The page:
Securing RDP

Mostly relevant from Windows 7/2008(R2) and up. Steps you can take to secure RDP traffic. Don't forget setting a good password as well if you open up your own server for Internet access (12+ characters long, and not just alphanumeric).

Don't Make It Obvious

Change your port to something else than 3389 (preferably something available between 1024 and 65535). You can then forward it to your server at 3389 in your firewall and/or router in your network. To connect to this new port in your client, just use IP:PORT (e.g.

Group Policy Editor (gpedit.msc)

Computer Configuration > Administrative Templates > Windows Components > Remote Desktop Services > Remote Desktop Session Host > Security

Set client connection encryption level
- Enabled
- High

Require secure RPC communication
- Enabled

Require use of specific security layer for remote connections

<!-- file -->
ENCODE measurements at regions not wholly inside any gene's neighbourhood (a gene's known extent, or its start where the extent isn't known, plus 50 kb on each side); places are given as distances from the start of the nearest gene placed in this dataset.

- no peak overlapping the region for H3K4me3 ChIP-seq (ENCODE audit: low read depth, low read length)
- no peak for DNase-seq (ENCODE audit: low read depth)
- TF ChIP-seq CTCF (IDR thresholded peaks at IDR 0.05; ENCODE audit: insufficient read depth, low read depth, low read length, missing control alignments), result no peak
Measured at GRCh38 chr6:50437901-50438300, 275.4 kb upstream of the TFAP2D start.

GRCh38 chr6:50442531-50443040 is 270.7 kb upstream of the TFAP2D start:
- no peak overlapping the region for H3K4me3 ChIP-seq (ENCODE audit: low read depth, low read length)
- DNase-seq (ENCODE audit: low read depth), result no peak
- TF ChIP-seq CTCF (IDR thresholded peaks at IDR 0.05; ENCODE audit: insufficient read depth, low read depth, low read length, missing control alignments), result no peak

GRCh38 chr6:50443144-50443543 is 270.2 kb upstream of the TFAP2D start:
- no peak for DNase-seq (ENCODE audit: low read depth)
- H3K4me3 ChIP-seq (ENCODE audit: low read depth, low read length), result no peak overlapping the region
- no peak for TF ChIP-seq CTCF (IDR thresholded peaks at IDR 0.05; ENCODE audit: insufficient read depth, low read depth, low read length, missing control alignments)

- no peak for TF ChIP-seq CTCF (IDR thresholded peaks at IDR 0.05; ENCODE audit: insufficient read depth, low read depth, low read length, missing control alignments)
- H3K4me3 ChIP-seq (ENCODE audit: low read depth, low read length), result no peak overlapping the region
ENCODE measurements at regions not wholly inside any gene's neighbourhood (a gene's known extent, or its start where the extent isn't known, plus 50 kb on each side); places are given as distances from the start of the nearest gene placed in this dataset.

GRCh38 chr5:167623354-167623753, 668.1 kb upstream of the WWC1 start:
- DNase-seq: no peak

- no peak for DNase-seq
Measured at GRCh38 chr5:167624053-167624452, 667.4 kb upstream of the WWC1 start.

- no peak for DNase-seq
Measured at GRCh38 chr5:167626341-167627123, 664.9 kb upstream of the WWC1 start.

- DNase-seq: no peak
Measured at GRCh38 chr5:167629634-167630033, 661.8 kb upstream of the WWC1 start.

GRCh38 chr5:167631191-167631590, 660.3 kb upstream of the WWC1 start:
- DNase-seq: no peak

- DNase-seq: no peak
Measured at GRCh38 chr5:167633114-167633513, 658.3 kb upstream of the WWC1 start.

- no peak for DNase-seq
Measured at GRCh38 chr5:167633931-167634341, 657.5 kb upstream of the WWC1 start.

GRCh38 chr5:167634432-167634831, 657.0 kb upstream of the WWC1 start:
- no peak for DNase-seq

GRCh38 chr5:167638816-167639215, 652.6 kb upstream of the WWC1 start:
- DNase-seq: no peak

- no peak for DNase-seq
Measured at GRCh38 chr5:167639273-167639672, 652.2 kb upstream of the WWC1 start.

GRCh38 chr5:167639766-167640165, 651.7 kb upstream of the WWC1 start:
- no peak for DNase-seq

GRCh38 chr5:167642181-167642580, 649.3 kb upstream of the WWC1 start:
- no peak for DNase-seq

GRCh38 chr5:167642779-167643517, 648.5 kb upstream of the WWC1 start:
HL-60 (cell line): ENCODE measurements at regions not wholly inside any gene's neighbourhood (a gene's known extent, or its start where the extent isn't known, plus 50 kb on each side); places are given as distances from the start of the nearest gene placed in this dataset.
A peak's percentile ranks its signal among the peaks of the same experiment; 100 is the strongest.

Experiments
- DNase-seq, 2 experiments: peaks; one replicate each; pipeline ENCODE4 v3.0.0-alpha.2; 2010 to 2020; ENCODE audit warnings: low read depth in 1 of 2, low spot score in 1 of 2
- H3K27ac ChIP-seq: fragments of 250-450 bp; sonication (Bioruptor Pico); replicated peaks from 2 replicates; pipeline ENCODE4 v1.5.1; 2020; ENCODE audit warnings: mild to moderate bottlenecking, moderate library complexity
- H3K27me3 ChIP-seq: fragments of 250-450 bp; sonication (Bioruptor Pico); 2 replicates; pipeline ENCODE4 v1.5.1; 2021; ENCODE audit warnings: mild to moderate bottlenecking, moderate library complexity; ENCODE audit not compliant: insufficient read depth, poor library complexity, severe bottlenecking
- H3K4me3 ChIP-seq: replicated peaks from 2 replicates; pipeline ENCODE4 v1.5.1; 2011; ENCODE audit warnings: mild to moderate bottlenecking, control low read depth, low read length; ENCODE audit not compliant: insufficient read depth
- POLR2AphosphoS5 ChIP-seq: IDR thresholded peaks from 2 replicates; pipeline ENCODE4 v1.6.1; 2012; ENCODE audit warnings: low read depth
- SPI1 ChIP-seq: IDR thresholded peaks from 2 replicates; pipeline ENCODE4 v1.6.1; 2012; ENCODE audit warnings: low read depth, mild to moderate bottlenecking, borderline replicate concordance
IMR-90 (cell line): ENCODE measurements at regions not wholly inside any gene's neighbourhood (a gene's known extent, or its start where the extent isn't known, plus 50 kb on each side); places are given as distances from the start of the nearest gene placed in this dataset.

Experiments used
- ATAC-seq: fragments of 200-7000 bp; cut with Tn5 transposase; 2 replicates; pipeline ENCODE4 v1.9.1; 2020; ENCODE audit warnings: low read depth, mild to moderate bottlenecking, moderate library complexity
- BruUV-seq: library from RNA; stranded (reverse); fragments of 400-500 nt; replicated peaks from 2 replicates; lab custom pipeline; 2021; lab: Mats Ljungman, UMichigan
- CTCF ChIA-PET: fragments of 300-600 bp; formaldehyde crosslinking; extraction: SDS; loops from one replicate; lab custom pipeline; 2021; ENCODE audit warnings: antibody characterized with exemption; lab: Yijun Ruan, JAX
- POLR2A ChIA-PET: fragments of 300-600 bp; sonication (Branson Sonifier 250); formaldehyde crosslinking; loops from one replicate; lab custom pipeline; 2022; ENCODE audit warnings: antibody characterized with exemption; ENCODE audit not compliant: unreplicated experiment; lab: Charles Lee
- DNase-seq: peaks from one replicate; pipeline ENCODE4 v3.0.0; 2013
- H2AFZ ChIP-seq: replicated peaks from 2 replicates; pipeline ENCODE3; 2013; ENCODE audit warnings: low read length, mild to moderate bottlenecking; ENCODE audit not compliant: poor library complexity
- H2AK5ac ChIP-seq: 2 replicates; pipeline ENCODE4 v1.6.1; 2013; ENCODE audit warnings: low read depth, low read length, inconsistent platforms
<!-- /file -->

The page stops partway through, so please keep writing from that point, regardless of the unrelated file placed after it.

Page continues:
- Enabled
- SSL (TLS 1.0)

Require user authentication for remote connections by NLA (Network Layer Authentication)
- Enabled (You can check support for this by clicking on client mstsc upper left icon - "About". It will state support, and should be at least version 6 on clients.)

Local Security Policy (secpol.msc)

Account Policies > Account Lockout Policies

Set tries to 3-10
The other 2 options will (should) suggest a value of 30min waiting period, which is fine. Adapt as wanted.

Additional measures

Computer Configuration > Windows Settings > Security Settings > Local Policies > Security Options

Accounts: Give a new name to the Administrator account.
- Try to make it non-intuitive, and match it with a good password.

Regardless of all these precautions, RDP still opens up for NTLM brute force attacks. It can even be wise to go as far as blocking all NTLM traffic in general if your machine is exposed on public networks. An option to continue using RDP is to set up site-to-site VPN between target networks instead of exposing RDP directly to the Internet.